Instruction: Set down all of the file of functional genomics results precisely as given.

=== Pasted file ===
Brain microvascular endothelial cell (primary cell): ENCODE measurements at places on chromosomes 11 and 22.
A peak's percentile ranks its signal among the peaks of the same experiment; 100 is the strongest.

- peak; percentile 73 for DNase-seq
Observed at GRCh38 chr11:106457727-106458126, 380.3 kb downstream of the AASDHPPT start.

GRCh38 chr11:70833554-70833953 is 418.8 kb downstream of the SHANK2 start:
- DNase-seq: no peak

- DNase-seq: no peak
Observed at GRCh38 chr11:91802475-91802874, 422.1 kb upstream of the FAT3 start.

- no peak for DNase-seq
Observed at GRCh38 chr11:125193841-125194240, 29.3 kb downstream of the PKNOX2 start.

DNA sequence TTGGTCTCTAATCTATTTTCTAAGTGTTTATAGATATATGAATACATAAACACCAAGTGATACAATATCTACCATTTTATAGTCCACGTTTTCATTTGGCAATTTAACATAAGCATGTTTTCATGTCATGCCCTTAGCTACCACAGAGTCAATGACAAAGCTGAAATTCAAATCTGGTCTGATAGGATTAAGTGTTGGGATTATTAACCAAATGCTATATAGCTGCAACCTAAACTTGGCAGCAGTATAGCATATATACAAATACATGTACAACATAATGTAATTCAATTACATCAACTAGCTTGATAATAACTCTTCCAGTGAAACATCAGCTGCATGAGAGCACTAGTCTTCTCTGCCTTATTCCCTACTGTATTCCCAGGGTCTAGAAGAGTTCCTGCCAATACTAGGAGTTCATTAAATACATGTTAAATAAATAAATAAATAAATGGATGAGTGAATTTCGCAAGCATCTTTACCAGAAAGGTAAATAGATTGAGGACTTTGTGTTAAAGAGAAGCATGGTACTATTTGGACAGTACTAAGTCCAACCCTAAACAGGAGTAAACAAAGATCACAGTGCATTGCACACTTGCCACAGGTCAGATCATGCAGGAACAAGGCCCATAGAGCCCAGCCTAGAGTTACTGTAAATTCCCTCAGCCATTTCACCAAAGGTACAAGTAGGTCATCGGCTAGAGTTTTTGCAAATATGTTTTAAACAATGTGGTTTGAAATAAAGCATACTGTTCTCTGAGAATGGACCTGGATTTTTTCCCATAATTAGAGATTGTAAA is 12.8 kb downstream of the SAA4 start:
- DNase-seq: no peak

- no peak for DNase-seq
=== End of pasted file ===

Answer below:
Brain microvascular endothelial cell (primary cell): ENCODE measurements at places on chromosomes 11 and 22.
A peak's percentile ranks its signal among the peaks of the same experiment; 100 is the strongest.

- peak; percentile 73 for DNase-seq
Observed at GRCh38 chr11:106457727-106458126, 380.3 kb downstream of the AASDHPPT start.

GRCh38 chr11:70833554-70833953 is 418.8 kb downstream of the SHANK2 start:
- DNase-seq: no peak

- DNase-seq: no peak
Observed at GRCh38 chr11:91802475-91802874, 422.1 kb upstream of the FAT3 start.

- no peak for DNase-seq
Observed at GRCh38 chr11:125193841-125194240, 29.3 kb downstream of the PKNOX2 start.

DNA sequence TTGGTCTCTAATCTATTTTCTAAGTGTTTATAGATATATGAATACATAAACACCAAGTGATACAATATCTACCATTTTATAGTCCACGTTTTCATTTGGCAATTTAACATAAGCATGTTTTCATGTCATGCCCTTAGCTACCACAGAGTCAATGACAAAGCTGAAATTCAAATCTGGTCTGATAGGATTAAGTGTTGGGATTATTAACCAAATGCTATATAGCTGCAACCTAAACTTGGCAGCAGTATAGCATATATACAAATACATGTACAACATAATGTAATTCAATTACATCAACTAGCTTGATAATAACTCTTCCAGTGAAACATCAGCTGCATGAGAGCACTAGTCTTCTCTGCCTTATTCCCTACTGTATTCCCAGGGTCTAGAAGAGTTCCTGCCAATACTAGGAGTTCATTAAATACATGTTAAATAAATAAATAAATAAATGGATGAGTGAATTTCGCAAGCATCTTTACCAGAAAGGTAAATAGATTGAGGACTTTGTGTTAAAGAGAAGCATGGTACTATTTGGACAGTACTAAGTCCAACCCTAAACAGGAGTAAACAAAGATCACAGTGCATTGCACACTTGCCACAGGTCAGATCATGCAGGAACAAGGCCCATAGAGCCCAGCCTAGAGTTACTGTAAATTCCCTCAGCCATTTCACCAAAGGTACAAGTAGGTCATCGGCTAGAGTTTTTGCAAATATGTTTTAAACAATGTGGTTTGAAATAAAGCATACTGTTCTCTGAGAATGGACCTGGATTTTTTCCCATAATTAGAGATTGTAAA is 12.8 kb downstream of the SAA4 start:
- DNase-seq: no peak

- no peak for DNase-seq